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Today in History: Davis Cup established in 1900

Today in History: Davis Cup established in 1900

119 years ago today, the silver trophy known today as the Davis Cup is first put up for competition when American collegian Dwight Filley Davis challenges British tennis players to come across the Atlantic and compete against his Harvard team.

Davis, born in St. Louis, Missouri, won the intercollegiate tennis singles championship in 1899. In the summer of that year, he and his Harvard teammates traveled to the West Coast to play against some of California’s best players. Impressed by the enthusiasm with which spectators greeted the national competition, Davis decided to propose an international tennis event. He won the support of the U.S. National Lawn Tennis Association and personally spent $750 on the construction of an elegant silver trophy bowl, 13 inches high and 18 inches in diameter. In February 1900, Davis put the International Lawn Tennis Challenge Trophy up for competition.

Great Britain, regarded as the world’s leading tennis power, answered Davis’ challenge, and on August 8, 1900, three top British players came to the Longwood Cricket Club in Brookline, Massachusetts, to compete against Davis and his all-Harvard team.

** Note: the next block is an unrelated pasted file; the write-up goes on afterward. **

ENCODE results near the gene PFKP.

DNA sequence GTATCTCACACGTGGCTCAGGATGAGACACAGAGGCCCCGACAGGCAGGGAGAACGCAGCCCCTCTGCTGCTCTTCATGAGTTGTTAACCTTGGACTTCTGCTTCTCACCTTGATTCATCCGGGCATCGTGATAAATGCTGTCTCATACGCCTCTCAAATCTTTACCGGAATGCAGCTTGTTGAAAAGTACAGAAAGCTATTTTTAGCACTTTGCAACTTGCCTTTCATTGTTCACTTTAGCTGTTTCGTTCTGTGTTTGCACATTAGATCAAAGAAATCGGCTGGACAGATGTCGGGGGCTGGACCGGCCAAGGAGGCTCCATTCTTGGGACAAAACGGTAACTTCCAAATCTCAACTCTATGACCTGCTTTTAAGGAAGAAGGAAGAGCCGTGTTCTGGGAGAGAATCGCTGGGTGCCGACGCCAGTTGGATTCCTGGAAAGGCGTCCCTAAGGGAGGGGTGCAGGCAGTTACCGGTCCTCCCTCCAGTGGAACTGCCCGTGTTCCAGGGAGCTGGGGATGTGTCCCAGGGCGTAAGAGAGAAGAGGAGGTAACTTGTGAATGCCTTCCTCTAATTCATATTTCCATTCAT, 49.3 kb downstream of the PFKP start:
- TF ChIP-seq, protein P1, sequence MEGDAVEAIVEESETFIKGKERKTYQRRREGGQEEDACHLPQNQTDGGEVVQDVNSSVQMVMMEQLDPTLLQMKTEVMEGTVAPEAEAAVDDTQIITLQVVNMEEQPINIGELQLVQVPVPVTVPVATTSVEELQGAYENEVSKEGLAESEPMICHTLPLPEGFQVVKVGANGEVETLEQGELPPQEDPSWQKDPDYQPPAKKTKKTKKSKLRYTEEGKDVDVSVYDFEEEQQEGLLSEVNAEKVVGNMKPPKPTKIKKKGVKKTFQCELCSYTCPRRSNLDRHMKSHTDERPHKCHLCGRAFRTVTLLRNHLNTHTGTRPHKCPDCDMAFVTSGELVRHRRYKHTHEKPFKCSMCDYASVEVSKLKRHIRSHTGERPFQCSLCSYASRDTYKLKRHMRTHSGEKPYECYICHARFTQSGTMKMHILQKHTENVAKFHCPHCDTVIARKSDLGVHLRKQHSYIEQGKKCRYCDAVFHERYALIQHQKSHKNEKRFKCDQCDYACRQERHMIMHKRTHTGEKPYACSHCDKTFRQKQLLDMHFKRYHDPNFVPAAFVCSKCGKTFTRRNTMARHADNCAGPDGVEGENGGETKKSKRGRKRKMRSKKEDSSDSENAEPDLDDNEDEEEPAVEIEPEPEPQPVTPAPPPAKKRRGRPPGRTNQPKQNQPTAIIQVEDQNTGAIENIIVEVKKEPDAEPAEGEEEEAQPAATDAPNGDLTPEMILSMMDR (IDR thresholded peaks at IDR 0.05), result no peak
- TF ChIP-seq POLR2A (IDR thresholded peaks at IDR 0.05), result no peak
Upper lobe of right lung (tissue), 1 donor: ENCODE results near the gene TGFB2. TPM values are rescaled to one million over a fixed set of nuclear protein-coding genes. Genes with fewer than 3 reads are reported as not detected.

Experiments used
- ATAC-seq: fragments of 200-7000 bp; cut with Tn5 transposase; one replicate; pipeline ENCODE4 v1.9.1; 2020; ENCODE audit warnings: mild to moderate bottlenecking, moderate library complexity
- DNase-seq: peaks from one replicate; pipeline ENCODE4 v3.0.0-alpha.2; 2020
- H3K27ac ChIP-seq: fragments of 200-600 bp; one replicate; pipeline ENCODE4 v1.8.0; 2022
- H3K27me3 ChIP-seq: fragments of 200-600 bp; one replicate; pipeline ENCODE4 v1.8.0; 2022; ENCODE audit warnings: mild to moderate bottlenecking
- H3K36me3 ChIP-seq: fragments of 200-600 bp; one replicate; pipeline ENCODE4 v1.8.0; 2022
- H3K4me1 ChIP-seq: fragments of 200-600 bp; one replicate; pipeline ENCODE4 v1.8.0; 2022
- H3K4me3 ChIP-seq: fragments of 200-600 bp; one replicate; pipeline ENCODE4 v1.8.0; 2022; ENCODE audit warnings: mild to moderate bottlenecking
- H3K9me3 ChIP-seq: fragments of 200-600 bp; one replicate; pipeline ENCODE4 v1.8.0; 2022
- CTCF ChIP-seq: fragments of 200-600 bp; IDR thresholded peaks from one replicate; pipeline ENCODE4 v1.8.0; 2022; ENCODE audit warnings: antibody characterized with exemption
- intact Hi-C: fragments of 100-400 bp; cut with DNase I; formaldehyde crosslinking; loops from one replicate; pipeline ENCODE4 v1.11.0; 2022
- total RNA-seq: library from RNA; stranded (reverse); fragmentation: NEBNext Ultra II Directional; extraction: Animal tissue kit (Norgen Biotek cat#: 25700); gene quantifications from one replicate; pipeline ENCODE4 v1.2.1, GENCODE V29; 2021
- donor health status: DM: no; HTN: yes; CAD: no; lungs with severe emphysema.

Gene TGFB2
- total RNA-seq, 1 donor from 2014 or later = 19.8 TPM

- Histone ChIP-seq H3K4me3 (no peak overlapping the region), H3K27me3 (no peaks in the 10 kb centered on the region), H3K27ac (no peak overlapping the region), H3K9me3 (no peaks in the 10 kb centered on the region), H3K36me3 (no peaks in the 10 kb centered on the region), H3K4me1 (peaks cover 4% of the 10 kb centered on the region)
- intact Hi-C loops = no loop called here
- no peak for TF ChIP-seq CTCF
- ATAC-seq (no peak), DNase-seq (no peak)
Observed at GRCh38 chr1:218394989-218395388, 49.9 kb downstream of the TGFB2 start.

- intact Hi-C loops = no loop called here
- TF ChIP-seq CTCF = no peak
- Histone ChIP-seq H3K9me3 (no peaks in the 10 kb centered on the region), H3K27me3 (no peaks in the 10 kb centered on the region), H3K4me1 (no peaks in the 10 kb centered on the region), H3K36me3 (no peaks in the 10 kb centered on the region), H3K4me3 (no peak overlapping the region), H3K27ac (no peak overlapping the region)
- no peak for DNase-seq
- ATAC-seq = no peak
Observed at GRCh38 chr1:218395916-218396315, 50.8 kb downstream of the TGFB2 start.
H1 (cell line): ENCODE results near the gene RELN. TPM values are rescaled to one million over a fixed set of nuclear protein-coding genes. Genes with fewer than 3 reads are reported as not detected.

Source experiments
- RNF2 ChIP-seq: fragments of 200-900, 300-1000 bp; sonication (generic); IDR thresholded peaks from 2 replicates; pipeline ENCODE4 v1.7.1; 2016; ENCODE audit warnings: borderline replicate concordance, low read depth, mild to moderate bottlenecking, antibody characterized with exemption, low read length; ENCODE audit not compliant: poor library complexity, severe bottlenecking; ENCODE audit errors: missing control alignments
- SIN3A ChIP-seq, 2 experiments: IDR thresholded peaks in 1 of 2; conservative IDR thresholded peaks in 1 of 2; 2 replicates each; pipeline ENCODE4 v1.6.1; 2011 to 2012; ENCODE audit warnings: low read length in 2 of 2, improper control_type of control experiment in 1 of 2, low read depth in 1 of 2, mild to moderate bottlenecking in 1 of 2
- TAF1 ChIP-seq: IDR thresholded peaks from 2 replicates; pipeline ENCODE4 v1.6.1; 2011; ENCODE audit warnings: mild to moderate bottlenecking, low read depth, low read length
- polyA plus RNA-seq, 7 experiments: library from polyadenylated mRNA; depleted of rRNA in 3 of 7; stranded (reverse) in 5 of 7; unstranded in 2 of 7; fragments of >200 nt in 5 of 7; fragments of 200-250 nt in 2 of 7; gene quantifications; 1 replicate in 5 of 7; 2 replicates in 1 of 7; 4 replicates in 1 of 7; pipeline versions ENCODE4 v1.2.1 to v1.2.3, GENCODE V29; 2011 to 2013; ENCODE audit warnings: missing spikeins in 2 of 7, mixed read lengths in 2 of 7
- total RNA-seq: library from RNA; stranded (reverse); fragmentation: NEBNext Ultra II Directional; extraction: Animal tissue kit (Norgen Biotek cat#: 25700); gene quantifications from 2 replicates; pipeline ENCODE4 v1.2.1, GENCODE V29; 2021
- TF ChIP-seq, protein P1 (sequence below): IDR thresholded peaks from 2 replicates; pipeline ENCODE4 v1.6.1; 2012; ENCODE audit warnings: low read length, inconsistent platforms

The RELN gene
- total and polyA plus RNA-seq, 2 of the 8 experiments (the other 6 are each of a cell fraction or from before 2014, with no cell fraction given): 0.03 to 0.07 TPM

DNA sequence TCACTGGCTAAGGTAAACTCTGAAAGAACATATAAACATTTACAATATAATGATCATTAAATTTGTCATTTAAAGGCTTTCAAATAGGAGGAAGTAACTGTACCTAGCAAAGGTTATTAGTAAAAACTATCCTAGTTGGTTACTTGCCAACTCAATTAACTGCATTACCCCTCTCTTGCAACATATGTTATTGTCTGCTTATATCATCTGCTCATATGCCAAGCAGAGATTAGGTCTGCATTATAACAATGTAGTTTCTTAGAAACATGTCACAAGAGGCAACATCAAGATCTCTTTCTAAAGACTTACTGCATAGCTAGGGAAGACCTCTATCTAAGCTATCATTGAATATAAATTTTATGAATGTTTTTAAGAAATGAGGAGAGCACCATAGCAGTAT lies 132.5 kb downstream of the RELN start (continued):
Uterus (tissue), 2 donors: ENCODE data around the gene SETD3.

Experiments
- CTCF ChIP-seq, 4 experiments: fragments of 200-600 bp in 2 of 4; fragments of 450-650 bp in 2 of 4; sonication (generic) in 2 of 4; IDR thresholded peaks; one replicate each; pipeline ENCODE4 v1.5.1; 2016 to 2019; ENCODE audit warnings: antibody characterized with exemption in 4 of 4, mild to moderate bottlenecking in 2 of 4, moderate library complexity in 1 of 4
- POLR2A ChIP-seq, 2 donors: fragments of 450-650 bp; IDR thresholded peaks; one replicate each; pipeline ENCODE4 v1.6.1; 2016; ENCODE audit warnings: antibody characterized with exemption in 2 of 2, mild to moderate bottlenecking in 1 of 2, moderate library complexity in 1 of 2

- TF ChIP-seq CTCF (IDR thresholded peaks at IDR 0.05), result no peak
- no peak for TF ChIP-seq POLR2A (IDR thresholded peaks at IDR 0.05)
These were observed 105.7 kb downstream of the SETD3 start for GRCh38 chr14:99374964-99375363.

Davis had devised a three-day format for the event that still exists today: two singles matches on the first and third days, and a doubles match on the second day. He was captain of the U.S. team and on August 8 received serve on the very first Davis Cup point, which he hit out. He ended up triumphing in the singles match, however, and the next day with Holcombe Ward defeated the British doubles team. Rain forced the cancellation of two of the singles matches, and the first Davis Cup ended with a 3-0 Harvard sweep.

Davis was famous for his powerful left-handed serve and concentrated on a risky net play strategy that won him brilliant victories and unexpected defeats. With Ward, he won the U.S. doubles title in 1900 and 1901, and he was ranked fourth nationally in 1902. That year, the British returned for a Davis Cup rematch in New York, and the star American doubles team succumbed to the ascendant Doherty brothers–Laurie and Reggie. The United States pulled ahead in singles, however, and kept the International Lawn Tennis Challenge Trophy with a 3-2 overall victory.

The next year, the Doherty brothers helped take the trophy back to England for the first time. In 1904, Belgium and France entered the Davis Cup competition, and soon after, Australia and New Zealand, whose players played collectively as Australasia. The trophy did not return to the U.S. until 1913 and then stayed only for a year before departing for Australasia.